By Parach Mach
JUBA, South Sudan
A government initiative to air public opinion on the causes of South Sudan’s long-running civil war was accused of a cover-up on Tuesday.
Lawmakers said officials involved in carrying out the national dialogue launched by President Salva Kiir in May had hidden some tapes and documents.
The consultation was established to garner people’s views on the four-year, on-off conflict.
Kiir said the process would help heal the nation when it was announced in December last year.
“The national dialogue steering committee is hiding some tapes that were recorded during the dialogue process at the grassroots consultations in the states,” Dusman Joyce, a lawmaker for Yei River state in the transitional parliament, told Anadolu Agency.
“People are not free to discuss issues affecting the country.”
She added that the committee had hidden tapes that were due to be played on state-run television to avoid publicizing criticism of the government.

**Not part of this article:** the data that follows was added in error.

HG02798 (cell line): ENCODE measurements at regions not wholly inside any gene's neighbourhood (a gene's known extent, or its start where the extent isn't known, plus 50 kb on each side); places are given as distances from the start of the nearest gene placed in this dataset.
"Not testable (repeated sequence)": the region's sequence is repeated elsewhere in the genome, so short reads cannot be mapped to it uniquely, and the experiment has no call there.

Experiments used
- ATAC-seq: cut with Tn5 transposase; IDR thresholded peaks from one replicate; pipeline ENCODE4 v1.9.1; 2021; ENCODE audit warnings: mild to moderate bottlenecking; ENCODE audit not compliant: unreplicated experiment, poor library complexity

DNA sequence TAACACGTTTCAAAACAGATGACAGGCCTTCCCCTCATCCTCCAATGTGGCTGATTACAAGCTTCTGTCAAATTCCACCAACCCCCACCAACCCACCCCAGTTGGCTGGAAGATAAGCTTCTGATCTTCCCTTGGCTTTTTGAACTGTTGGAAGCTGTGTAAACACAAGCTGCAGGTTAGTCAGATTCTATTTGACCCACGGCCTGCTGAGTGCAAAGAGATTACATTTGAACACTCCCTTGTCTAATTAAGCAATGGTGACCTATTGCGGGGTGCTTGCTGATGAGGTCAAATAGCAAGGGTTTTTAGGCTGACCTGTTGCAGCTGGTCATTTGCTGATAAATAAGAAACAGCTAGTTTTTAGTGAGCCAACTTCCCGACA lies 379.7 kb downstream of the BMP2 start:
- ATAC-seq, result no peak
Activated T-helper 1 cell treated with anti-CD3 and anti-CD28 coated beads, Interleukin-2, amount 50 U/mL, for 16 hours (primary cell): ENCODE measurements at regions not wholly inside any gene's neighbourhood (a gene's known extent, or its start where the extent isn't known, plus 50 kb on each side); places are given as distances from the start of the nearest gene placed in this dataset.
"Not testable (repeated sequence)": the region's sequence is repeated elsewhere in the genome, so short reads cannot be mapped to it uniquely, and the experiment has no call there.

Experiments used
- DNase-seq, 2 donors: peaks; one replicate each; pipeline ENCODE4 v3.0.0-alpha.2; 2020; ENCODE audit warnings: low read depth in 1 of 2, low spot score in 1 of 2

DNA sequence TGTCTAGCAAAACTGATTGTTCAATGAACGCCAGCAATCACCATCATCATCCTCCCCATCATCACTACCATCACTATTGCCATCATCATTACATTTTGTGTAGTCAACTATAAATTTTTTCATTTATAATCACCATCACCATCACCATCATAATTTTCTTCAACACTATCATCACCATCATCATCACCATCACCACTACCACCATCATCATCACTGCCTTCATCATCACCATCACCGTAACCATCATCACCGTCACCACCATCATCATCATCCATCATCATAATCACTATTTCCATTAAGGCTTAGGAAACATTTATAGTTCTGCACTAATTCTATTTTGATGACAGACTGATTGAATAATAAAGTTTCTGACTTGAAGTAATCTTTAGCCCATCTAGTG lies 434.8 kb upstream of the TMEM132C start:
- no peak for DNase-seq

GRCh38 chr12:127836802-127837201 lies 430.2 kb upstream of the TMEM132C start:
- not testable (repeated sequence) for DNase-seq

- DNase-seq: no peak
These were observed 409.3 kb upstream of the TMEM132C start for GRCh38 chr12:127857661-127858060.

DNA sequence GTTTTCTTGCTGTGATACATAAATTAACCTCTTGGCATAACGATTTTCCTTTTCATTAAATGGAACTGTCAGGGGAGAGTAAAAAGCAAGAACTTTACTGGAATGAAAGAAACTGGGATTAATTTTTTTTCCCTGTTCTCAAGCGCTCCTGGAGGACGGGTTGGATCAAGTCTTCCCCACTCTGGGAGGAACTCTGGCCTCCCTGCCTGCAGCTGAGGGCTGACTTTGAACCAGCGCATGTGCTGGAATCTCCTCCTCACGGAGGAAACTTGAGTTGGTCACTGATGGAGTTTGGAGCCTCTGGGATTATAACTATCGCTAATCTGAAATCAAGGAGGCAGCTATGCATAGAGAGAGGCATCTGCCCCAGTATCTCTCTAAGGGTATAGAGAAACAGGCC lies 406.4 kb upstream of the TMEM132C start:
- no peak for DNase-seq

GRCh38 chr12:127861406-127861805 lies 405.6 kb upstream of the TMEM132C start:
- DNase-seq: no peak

“This is against the objectives of the dialogue process,” Joyce said.
Philip Thon Leek Deng, head of parliament’s foreign affairs committee, said the steering committee was unprepared for the dialogue task.
“It is a great sacrifice that the South Sudanese agreed to settle their own differences through dialogue and it is a high time the president intervened to check [the committee’s] disobedience of his good initiative before South Sudan’s dialogue hits the rocks,” he said.
The country’s armed opposition has spoken out against the dialogue process on the grounds that it subverted a regional peace plan.
Tens of thousands of people have been killed since the country plunged into conflict in December 2013, when Kiir fired Vice President Riek Machar.
A peace deal signed in August 2015 collapsed a year later and led to Machar fleeing to South Africa.Anadolu Agency website contains only a portion of the news stories offered to subscribers in the AA News Broadcasting System (HAS), and in summarized form. Please contact us for subscription options.